Bogdan and Deverić both agreed that, despite his tremendous talent, back then no one expected him to become the player he is today. Only when he became the main player of Tottenham, it became obvious that Modrić was destined for real greatness, said Bogdan.

A great comeback to the “mother ship”

However, no matter how much Luka developed and proved himself, either in Dinamo or later in Tottenham, there were always coaches who underestimated or misjudged him. They rarely gave him the chance to play offense and strike/score and put him out of his natural position as an attacker. That resulted in clubs ending up in lower league positions and eventually changing coaches.

But in the right hands, with Dinamo Zagreb, Luka scored three titles in the championship in a row, and got two titles as the Croatian Football Cup winner, as well as one of Superkup. At last, he was given a chance to show himself in all of his glory, and he performed in almost all the matches.

So, in 2006 he scored eight times, in 2007 six times, and in 2008 he took over leadership as the captain. At European competitions, he stood out as an individual, but was not able to achieve his full potential with Dinamo over there. So, after a long reluctance from Mamić and refusal of a 50 million-dollar amount, Luka managed to transfer to London’s Tottenham for 33 million euros, which was a club record.

Everybody wants him

After a bumpy start with coach Ramos, Redknapp used Luka as a backbone around which the team had been built. Once again, he played as a central midfielder, in a more offensive role just like back when he played as a playmaker and captain for Dinamo. Luka justified the trust they put in him for the next three seasons.

After Luka’s magnificent play in an unresolved duel with Manchester United in 2011, Redknapp commented Luka’s game: “He was unrecognizable. Enthralling. He is an incredible player, a small man who takes the ball from the narrowest corners and pulls out of any inconvenience.”

This proved to be right in the summer of 2012, after Real Madrid offered an amount which makes Luka the best paid Croatian football player and the sixth highest paid Real player. Luka won the Champions League with the “Royal Club” four times (2014-2018). He was named the best midfielder in Spain and was playing for the best team of the world. Modrić is the main player of the Croatian representation as well as Real’s main player, together with Cristiano Ronaldo.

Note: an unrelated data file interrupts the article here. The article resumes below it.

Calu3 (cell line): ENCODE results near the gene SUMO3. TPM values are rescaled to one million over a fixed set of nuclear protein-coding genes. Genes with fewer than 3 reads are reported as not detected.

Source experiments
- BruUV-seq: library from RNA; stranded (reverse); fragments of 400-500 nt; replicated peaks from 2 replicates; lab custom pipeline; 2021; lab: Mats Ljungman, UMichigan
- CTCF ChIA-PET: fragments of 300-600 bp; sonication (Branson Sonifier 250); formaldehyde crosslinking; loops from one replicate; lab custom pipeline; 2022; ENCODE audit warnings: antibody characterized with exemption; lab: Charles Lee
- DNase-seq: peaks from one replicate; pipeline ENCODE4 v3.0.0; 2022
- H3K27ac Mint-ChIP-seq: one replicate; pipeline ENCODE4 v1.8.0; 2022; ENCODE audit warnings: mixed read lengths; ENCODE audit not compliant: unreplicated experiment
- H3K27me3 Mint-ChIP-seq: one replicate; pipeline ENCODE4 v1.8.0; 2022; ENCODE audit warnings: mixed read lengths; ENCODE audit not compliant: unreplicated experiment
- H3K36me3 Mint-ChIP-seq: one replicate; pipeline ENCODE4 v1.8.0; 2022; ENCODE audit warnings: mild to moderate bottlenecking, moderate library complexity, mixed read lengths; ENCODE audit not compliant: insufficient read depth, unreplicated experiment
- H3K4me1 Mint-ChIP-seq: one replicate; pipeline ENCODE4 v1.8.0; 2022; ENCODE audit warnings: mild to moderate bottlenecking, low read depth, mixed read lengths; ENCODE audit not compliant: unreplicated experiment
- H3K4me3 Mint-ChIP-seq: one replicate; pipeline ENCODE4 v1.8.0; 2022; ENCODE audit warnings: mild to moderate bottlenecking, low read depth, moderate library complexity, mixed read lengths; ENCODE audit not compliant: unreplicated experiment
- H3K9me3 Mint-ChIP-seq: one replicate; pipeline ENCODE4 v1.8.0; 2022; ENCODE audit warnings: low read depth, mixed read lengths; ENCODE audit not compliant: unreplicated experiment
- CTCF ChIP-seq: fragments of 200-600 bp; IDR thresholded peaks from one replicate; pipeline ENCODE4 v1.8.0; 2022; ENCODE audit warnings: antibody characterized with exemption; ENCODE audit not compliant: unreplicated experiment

All roads lead to the world’s silver and golden ball

Luka performed in the Croatian national football team in six age categories, and his first appearance was in 2001. He made his full Croatia debut, as part of the senior selection in 2006 against Argentina and Messi. That year, when a new selector, Slaven Bilić, came, Modrić became a standard member of the initial set up and, already, in his first game he scored a goal and contributed to a 2-0 victory in a friendly match against Italy.

His first goal scored in a competitive game was against Andorra in the European Championship qualifiers. This match ended with a record victory for the Croatian national team with a score of 7-0. Luka took part in all 12 qualifying matches, of which Croatia won nine.

As the team captain, at the World Cup in Russia in 2018, Luka and his team managed to achieve the greatest success in the history of Croatian football – winning the silver medal. Also, as an individual, Luka had the honor of winning the Golden Ball.

The awards just keep on coming

With the beginning of 2019, Luka Modrić won the AIPS Best Male Athlete of 2018 award. A panel of 359 journalists from 87 countries took part in the International Sports Press Association (AIPS) poll and voted the Croatian captain Luka Modrić to be the best of the best in the last year.

Luka was awarded FIFA Ballon d’Or and declared as UEFA and FIFA player of the year, to name only a few achievements in 2018.

Photo: bigstockphoto.com / Goran Jakus